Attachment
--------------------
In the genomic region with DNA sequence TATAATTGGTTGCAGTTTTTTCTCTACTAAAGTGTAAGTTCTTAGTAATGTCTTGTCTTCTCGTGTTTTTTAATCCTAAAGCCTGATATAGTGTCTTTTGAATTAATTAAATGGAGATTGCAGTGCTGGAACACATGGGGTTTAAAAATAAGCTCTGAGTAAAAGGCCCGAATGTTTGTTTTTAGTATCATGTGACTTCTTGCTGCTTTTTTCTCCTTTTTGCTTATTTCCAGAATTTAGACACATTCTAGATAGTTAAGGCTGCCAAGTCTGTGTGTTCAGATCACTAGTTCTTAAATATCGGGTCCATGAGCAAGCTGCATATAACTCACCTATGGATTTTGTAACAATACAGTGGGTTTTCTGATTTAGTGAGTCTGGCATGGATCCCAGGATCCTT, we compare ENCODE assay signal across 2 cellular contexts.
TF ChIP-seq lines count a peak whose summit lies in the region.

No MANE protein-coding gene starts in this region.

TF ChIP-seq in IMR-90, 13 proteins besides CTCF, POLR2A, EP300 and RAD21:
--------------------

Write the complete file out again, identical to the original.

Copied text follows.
In the genomic region with DNA sequence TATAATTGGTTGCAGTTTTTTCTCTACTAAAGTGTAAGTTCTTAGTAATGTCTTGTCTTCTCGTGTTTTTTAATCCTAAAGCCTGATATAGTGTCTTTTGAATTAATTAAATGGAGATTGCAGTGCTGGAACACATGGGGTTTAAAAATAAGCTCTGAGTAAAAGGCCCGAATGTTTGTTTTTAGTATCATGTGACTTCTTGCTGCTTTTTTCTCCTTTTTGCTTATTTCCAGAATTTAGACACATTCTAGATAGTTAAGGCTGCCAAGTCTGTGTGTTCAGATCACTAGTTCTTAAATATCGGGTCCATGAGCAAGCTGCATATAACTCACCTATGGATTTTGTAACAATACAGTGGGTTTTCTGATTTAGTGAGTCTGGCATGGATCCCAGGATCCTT, we compare ENCODE assay signal across 2 cellular contexts.
TF ChIP-seq lines count a peak whose summit lies in the region.

No MANE protein-coding gene starts in this region.

TF ChIP-seq in IMR-90, 13 proteins besides CTCF, POLR2A, EP300 and RAD21: